Analysis shows 1-in-6 stars may host Earth-size planets

Space Astronomy Now

A new analysis shows roughly Earth-size planets in habitable-zone orbits can likely be found around one in six relatively nearby Sun-like stars.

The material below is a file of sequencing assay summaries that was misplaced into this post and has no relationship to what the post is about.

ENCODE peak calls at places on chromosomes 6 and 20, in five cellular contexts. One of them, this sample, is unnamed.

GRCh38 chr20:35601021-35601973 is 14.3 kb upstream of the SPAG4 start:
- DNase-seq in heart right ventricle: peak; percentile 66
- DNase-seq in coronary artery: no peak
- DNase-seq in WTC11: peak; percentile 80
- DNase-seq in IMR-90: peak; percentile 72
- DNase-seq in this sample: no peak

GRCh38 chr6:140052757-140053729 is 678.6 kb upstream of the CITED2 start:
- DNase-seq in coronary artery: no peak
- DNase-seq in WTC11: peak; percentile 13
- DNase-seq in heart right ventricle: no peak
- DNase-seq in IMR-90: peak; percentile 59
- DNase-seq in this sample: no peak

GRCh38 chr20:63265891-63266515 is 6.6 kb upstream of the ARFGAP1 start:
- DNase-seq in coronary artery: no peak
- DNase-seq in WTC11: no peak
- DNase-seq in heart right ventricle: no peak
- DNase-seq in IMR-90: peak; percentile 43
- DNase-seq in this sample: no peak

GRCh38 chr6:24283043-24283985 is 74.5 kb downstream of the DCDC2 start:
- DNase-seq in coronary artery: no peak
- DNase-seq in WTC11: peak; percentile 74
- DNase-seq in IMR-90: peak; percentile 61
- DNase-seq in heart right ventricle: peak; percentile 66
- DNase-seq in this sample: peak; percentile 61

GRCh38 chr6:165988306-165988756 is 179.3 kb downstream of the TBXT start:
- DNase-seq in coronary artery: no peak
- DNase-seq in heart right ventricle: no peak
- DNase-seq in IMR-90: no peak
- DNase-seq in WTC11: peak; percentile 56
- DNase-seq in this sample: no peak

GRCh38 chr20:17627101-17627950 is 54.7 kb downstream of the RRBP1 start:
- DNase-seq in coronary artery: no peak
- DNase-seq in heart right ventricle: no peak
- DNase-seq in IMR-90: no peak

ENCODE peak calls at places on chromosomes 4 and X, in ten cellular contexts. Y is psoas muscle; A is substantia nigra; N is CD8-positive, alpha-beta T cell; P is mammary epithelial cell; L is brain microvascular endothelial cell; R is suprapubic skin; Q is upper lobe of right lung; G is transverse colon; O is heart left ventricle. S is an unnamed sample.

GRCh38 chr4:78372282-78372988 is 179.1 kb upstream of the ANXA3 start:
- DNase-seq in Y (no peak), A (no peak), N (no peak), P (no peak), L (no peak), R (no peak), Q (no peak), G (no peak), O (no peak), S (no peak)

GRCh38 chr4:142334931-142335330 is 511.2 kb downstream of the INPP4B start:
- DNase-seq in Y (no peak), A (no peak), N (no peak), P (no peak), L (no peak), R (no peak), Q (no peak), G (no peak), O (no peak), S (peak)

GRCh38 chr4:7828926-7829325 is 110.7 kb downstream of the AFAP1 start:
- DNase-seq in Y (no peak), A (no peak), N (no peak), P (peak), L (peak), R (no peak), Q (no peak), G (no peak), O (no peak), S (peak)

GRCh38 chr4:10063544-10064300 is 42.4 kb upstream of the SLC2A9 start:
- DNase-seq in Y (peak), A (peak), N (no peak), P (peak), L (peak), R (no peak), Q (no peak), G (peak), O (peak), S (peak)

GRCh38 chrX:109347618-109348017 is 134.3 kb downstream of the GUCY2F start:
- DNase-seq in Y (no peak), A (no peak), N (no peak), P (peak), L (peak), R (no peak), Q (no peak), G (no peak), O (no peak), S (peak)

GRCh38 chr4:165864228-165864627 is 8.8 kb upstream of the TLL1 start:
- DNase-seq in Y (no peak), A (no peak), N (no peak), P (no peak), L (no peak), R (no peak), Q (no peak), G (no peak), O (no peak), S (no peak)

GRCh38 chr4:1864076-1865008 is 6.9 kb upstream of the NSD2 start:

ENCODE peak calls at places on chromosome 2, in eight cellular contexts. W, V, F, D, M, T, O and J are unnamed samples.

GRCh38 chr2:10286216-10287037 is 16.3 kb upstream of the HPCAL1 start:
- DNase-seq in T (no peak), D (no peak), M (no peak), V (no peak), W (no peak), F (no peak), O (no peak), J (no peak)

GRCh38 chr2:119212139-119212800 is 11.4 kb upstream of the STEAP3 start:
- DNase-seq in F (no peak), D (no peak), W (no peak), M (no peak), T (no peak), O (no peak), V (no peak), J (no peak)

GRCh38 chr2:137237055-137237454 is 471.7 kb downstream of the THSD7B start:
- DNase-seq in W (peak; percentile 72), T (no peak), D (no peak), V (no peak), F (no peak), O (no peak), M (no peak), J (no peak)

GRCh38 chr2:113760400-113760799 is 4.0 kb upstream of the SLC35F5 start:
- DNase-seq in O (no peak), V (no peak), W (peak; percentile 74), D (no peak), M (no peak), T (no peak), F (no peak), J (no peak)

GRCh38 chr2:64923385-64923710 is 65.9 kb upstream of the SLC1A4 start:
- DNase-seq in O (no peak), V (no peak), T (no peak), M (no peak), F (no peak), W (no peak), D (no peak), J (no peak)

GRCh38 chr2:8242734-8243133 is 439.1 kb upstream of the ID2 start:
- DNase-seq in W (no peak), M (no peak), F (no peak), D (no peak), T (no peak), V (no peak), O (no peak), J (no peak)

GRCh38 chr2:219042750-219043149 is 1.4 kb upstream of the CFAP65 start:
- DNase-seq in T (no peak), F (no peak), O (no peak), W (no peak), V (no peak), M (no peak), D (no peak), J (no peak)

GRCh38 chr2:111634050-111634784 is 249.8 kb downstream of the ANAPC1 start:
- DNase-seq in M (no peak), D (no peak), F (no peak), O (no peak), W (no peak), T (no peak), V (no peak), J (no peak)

'As if showing a higher-resolution view of Vincent van Gogh’s “Starry Night,” a modern artist imagines the now-retired Kepler space telescope looking out over a field of planetary systems. Data from Kepler and ESA’s Gaia spacecraft helped researchers refine estimates of how common Earth-size planets may be across the galaxy. Image: NASA/Ames Research Center/W. Stenzel/D. Rutter A new statistical analysis based on archived data from NASA’s exoplanet-hunting Kepler spacecraft and ESA’s Gaia shows Earth-size planets are likely orbiting one in six Sun-like stars. The study is the most accurate estimate yet, researchers say, of the potential population of roughly Earth-size worlds in the Milky Way. “We used the final catalog of planets identified by Kepler and improved star properties from the European Space Agency’s Gaia spacecraft to build our simulations,” said Danley Hsu, a graduate student at Penn State University and the first author of a paper in The Astronomical Journal. “By comparing the results to the planets cataloged by Kepler, we characterised the rate of planets per star and how that depends on planet size and orbital distance. Our novel approach allowed the team to account for several effects that have not been included in previous studies.” Based on their simulations, Hsu and Penn State professor Eric Ford, a leader of the research team, found that, on average, one in six Sun-like stars likely host planets with masses between three quarters and 1.5 times that of Earth with orbital periods ranging from 237 to 500 days. Taking uncertainties into account, the true rate could be as high as one planet for every two stars or as low as one planet for every 33. The study could play a role in how missions and instruments are designed to study the atmospheres of relatively nearby exoplanets to search for biomarkers indicative of life. “Scientists are particularly interested in searching for biomarkers … in the atmospheres of roughly Earth-size planets that orbit in the ‘habitable-zone’ of Sun-like stars,” said Ford. “Knowing how often we should expect to find planets of a given size and orbital period is extremely helpful for optimise surveys for exoplanets and the design of upcoming space missions to maximise their chance of success.”'